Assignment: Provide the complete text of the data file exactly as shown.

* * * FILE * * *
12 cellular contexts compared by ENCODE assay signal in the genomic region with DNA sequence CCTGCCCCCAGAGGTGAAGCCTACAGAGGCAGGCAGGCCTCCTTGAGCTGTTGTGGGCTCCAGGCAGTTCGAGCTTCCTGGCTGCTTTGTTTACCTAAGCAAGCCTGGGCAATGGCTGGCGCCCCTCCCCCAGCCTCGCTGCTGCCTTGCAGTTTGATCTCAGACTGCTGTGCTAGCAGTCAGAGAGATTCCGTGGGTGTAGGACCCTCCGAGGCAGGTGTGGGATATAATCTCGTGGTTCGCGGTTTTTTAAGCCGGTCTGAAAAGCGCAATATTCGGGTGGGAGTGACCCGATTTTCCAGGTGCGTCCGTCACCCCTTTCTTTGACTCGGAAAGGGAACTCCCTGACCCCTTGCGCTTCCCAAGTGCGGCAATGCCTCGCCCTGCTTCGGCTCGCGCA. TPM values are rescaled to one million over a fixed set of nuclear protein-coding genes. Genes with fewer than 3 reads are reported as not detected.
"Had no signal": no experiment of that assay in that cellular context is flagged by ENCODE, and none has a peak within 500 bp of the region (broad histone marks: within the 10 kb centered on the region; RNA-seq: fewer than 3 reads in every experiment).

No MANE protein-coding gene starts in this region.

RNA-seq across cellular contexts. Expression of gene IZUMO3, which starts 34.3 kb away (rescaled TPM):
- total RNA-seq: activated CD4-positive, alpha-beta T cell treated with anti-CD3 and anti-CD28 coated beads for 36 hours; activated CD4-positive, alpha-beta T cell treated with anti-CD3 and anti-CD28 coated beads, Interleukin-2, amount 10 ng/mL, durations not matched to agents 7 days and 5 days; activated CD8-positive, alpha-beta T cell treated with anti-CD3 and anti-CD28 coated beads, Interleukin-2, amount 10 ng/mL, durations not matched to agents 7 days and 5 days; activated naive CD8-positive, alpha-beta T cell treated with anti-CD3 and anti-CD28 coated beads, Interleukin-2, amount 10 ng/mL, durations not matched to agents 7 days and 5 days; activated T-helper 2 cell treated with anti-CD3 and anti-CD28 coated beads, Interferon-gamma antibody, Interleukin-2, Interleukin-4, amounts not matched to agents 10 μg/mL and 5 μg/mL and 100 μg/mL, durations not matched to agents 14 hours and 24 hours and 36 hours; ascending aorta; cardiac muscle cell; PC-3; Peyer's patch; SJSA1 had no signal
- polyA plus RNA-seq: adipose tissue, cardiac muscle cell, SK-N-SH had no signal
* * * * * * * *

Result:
12 cellular contexts compared by ENCODE assay signal in the genomic region with DNA sequence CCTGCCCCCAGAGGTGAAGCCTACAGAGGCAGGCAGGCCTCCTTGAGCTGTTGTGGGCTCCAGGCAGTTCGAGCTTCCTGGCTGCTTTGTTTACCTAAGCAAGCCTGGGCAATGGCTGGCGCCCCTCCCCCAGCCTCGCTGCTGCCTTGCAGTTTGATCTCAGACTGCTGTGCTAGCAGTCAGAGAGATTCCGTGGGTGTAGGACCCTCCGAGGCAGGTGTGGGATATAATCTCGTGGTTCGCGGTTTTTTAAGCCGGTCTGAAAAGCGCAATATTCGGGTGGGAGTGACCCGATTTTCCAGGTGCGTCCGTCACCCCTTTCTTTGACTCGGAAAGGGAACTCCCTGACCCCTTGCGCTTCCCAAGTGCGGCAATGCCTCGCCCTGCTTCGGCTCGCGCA. TPM values are rescaled to one million over a fixed set of nuclear protein-coding genes. Genes with fewer than 3 reads are reported as not detected.
"Had no signal": no experiment of that assay in that cellular context is flagged by ENCODE, and none has a peak within 500 bp of the region (broad histone marks: within the 10 kb centered on the region; RNA-seq: fewer than 3 reads in every experiment).

No MANE protein-coding gene starts in this region.

RNA-seq across cellular contexts. Expression of gene IZUMO3, which starts 34.3 kb away (rescaled TPM):
- total RNA-seq: activated CD4-positive, alpha-beta T cell treated with anti-CD3 and anti-CD28 coated beads for 36 hours; activated CD4-positive, alpha-beta T cell treated with anti-CD3 and anti-CD28 coated beads, Interleukin-2, amount 10 ng/mL, durations not matched to agents 7 days and 5 days; activated CD8-positive, alpha-beta T cell treated with anti-CD3 and anti-CD28 coated beads, Interleukin-2, amount 10 ng/mL, durations not matched to agents 7 days and 5 days; activated naive CD8-positive, alpha-beta T cell treated with anti-CD3 and anti-CD28 coated beads, Interleukin-2, amount 10 ng/mL, durations not matched to agents 7 days and 5 days; activated T-helper 2 cell treated with anti-CD3 and anti-CD28 coated beads, Interferon-gamma antibody, Interleukin-2, Interleukin-4, amounts not matched to agents 10 μg/mL and 5 μg/mL and 100 μg/mL, durations not matched to agents 14 hours and 24 hours and 36 hours; ascending aorta; cardiac muscle cell; PC-3; Peyer's patch; SJSA1 had no signal
- polyA plus RNA-seq: adipose tissue, cardiac muscle cell, SK-N-SH had no signal